Discussions over potential changes to UEFA’s rules governing dual ownership are likely to accelerate if either Sheikh Jassim’s bid or Sir Jim Ratcliffe successfully buys Manchester United, Telegraph Sport understands.
Aleksander Ceferin, president of Europe’s soccer governing body, revealed this month that he was considering amending his regulations to allow clubs with the same ownership to play in the Champions League simultaneously. At present, such a scenario is prohibited.
The two main offers for United are from owners linked to clubs in Ligue 1, France’s top division.
Ratcliffe’s Ineos Group owns Nice, as well as Swiss club Lausanne-Sport. The offer by Sheikh Jassim, president of the Islamic Bank of Qatar and son of Qatar’s former prime minister, has raised concerns about links to Qatari-owned Paris Saint-Germain, despite insistence that he is financing the deal with his own private wealth.
Dual ownership is currently not on the agenda for the next UEFA executive committee meeting in Lisbon on April 4 or the UEFA congress the next day.
But club sources have indicated that it is likely to become a topic of serious discussion in the game’s power brokers if United is sold before the end of the season and the thorny issue comes under much greater scrutiny given the parties. who bid for the club.
If UEFA’s executive committee were to vote to implement changes to the existing rules for next season, they would have to happen before next season’s Champions League qualifying begins at the end of June.
Qualification for the Europa Conference League will begin in July and the following month for the Europa League. Various groups across Europe are believed to have been lobbying UEFA for a review of the current rules.
Ceferin said in an interview with Gary Neville for his YouTube channel The Overlap that UEFA “wasn’t just thinking about Manchester United” and that they have had “five or six club owners wanting to buy another club.”
UEFA will likely first consult with the European Club Association (ECA) before reaching a point where the executive committee meets to discuss the pros and cons of any changes. The president of the ECA is Nasser Al-Khelaifi, president of PSG.
“The options are that it stays that way or we allow them to play in the same competition,” Ceferin told Neville. “I’m not sure yet.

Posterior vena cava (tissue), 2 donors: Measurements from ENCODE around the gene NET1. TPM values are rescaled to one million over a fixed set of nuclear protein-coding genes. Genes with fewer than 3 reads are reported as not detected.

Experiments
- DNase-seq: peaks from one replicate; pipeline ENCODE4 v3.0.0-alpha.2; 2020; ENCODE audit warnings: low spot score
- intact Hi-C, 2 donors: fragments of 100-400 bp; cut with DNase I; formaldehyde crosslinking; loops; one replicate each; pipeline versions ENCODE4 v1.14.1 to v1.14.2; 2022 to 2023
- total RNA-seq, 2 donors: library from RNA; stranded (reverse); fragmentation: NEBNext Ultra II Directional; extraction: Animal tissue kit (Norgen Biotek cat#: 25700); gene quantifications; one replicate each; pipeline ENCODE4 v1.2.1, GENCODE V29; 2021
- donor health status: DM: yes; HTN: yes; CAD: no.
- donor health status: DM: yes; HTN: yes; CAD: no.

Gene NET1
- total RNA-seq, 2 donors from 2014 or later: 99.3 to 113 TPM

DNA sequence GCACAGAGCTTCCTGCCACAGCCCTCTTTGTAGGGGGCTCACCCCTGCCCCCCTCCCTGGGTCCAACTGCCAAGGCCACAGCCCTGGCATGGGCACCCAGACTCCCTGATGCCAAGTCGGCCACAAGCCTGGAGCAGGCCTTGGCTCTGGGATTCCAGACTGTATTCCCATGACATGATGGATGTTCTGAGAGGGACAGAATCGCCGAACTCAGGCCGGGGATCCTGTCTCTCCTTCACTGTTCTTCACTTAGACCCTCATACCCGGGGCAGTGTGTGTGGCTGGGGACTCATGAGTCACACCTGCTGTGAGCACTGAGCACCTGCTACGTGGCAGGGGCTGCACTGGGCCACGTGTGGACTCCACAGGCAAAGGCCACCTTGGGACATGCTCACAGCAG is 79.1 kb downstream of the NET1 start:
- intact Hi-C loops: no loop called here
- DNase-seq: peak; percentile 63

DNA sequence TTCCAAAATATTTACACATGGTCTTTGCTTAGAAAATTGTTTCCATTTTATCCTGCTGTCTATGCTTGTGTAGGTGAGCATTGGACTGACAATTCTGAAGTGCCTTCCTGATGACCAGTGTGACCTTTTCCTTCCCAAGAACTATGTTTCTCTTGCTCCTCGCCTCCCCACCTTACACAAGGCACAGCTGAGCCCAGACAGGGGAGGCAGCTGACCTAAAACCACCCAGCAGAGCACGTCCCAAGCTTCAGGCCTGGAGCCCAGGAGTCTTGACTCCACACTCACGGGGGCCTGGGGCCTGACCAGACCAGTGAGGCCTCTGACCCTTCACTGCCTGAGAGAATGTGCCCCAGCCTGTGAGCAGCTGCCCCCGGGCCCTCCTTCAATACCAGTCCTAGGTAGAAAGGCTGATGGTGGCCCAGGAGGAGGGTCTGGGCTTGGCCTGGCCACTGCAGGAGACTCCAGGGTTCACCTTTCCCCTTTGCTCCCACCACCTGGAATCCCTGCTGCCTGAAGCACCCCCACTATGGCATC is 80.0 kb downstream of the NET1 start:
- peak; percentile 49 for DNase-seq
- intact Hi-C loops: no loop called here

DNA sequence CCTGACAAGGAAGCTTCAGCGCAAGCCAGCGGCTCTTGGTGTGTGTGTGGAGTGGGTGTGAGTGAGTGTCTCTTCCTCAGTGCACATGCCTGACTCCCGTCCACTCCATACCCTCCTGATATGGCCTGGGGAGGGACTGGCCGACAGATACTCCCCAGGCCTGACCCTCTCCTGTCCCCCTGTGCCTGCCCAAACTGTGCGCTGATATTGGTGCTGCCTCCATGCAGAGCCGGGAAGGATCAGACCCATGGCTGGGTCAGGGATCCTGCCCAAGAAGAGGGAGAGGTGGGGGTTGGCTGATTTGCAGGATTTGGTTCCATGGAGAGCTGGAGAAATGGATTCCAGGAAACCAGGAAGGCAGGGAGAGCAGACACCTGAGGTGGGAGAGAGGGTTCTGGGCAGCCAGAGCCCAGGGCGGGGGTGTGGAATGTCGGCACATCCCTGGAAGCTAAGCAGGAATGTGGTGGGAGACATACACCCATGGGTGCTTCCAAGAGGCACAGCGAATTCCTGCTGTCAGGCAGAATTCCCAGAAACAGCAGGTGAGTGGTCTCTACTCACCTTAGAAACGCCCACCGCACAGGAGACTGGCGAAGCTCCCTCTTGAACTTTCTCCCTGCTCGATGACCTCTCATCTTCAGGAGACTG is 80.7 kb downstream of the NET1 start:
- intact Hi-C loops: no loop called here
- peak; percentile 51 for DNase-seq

“We have to talk about these regulations and see what to do about it. There is increasing interest in multi-club ownership. We shouldn’t just say no to multi-club ownership investments, but we have to see what kind of rules we set in that case, because the rules have to be strict.”
Sources close to Sheikh Jassim have rejected suggestions that his bid is indeed a state project ultimately funded by the Qatar Investment Authority, the Gulf nation’s sovereign wealth fund estimated to hold more than £370,000. million in assets and already helps support PSG through its subsidiary, Qatar Sports Investments (QSI).
No details have yet been provided about the specific source or scale of Sheikh Jassim’s wealth, but sources close to his bid have expressed some surprise at the focus on Qatar given the multi-club ownership that exists across Europe.
That includes Ratcliffe, whose Nice team is currently seventh in Ligue 1. Lausanne-Sport is third in the Swiss Challenge League, the country’s second tier. Another Briton, Tony Bloom, owns Brighton and Belgian club Royale Union Saint-Gilloise, who could qualify for Europe next season.
Red Bull’s ownership group was able to convince a panel of UEFA club finance experts in 2017 that they had created enough of a separation between Leipzig and Salzburg to allow both to compete in the same European competition. The two clubs competed in the Champions League this season.
If Qatar owns Paris St-Germain, how can it buy Manchester United?
Although Sheikh Jassim is said to be financing his bid through private wealth, his close family ties to Qatar’s ruling elite have raised questions about the source of the funds. For years, his father had controlled the stock market strings at the Qatar Investment Authority (QIA), the £370bn fund that helps support Paris Saint-Germain through its subsidiary Qatar Sports Investment. (QSI).
However, its bidding group has repeatedly asserted that the club’s funding is independent of the QIA. Last week, aides told United they are confident they will not break rules that prohibit clubs with the same ownership from playing in the same competition.
Even if state funding were to be tested, UEFA president Alesander Ceferin might be willing to turn the other cheek. He said this month that Europe’s soccer governing body was considering a rule change that would allow clubs with the same ownership to play in the Champions League simultaneously.